Books

Recasting Mulan with Classic Literary Characters

Mulan DVD books

We’re about a year and a half out from Disney’s live action remake of Mulan, and the excitement is real. But I started wondering…if there were to be a sort of literary recasting of the movie, which literary characters would have the most in common with the movie characters? Continue reading “Recasting Mulan with Classic Literary Characters”

Books

If Literary Characters were Fall Clichés

From fuzzy socks to pumpkin spice, literary characters have a lot in common with some of our favorite fall clichés:

1. Candy corn = Mr. Rochester from Jane Eyre

Candy corn is one of those things people seem to either love or hate. In a similar way, some people hate Mr. Rochester for being this grumpy, controlling, and demeaning guy, but others love him for being Jane’s other half and for loving her unconditionally.  Continue reading “If Literary Characters were Fall Clichés”

Books, Music

Music Recommendations for Children of Blood and Bone

A1agLFsWkOL

Children of Blood and Bone by Tomi Adeyemi has been out for a while now, but for some of us we’re still thinking about it. Flooded with determination, adventure, courage, and empowerment, there’s nothing quite like this book.

So here you go! A list of music for when you want to recapture those feelings (and for when you just don’t have time to reread all 544 pages…): Continue reading “Music Recommendations for Children of Blood and Bone”

Books, The Other Stuff

Holden Caulfield Answers the Sunshine Blogger Award (Exploring What Makes a Favorite Character)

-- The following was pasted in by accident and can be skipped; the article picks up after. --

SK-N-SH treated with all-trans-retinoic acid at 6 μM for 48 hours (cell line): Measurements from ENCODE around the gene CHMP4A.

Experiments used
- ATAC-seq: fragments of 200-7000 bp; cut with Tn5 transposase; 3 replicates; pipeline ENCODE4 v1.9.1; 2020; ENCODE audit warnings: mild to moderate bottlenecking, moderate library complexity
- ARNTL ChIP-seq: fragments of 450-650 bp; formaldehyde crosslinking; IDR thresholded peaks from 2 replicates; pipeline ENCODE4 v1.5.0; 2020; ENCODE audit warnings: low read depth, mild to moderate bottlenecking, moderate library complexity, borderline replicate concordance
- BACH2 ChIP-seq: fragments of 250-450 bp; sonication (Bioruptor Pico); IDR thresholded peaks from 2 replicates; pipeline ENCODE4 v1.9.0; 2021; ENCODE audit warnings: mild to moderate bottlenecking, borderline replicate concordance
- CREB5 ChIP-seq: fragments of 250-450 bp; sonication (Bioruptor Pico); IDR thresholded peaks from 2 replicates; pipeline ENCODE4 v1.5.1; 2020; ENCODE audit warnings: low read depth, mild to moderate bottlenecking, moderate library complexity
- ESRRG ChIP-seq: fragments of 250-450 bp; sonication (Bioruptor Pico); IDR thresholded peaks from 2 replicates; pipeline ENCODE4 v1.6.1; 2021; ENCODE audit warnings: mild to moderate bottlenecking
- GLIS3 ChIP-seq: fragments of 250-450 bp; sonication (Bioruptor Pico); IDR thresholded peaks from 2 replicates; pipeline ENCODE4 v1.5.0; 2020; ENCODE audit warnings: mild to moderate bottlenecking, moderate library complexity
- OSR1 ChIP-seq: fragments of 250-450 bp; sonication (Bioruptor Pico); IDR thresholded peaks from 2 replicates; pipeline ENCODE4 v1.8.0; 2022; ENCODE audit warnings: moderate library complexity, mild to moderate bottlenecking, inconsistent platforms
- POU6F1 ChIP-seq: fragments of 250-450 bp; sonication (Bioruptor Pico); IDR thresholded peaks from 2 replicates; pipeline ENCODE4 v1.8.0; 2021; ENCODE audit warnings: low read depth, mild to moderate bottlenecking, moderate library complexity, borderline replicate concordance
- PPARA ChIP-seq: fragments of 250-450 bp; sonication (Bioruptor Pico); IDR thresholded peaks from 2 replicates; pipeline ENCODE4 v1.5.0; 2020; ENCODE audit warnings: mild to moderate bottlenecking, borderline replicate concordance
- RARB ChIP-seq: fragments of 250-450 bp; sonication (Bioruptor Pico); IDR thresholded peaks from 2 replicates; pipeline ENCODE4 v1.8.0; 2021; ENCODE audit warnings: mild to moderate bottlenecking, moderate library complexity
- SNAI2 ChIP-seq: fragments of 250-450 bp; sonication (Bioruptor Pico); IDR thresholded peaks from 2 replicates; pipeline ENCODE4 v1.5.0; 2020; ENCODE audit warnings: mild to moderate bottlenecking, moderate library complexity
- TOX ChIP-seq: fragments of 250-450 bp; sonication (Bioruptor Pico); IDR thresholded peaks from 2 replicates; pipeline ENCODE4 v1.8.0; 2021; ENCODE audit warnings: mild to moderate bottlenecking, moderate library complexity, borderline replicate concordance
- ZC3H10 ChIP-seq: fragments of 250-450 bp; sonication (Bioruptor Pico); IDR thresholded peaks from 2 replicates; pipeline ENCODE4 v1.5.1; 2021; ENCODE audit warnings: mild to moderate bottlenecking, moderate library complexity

VS 2Answers coming from both myself and The Catcher in the Rye’s Holden Caulfield in this post!

Thanks so much to Nicole at Sorry I’m Booked for the Sunshine Blogger Award nomination! I’m very honored that such a fun blogger enjoys my blog!

As I was writing out my answers to her questions, I started wondering how some of my favorite book characters would answer the very same questions…so I decided to share one character’s (imagined) answers alongside my own! J.D. Salinger’s The Catcher in the Rye may have actually recently overtaken Wuthering Heights as my favorite book (gasp), so I was curious as to how Holden Caulfield, the narrator of the story, might answer these questions. He’s one of my favorite book characters, but would our answers be similar or different?

Some of Holden’s answers I drew directly from the book, but some I imagined based on his personality. Here are the results, with both of our answers:  Continue reading “Holden Caulfield Answers the Sunshine Blogger Award (Exploring What Makes a Favorite Character)”

Books

What “Into the Water,” Buzzfeed Quizzes, and Musical Taste Have in Common

(No spoilers here.) In Paula Hawkins’ thriller Into the Water, characters aren’t simply “good” or “bad.” While Sean is called a “good man” over and over again he’s done some terrible things, and while Nel is loved by some she’s hated by others (even by the same people at different times). And then there are Lena, Jules, and Louise…

A1DixzUOkrL.jpg

This is part of what makes a thriller work. We can’t figure out “who dun it” because literally everyone has some kind of nasty history that suggests they might be capable of murder (what a terrifying thought)!

And yet, by writing the book through these characters’ perspectives, Hawkins forces us to empathize with them and understand their motivation. This doesn’t make their actions any less screwed up or horrific, but in experiencing the story in this way we are basically forced to view these people as human, and not as demons who hurt and kill people because they’re twisted and like it. Honestly, in a way that would be a lot more comforting–it would make us feel safer from the possibility of committing such horrific deeds ourselves.

And then there are Buzzfeed quizzes. Continue reading “What “Into the Water,” Buzzfeed Quizzes, and Musical Taste Have in Common”

Books

If Gatsby’s Car were Remote-Controlled (and Other Literary Vehicle Toys That Need to Happen)

The Great Gatsby car

What if you could bring a piece of your favorite book’s world into real life–a piece that you could manipulate and control? Continue reading “If Gatsby’s Car were Remote-Controlled (and Other Literary Vehicle Toys That Need to Happen)”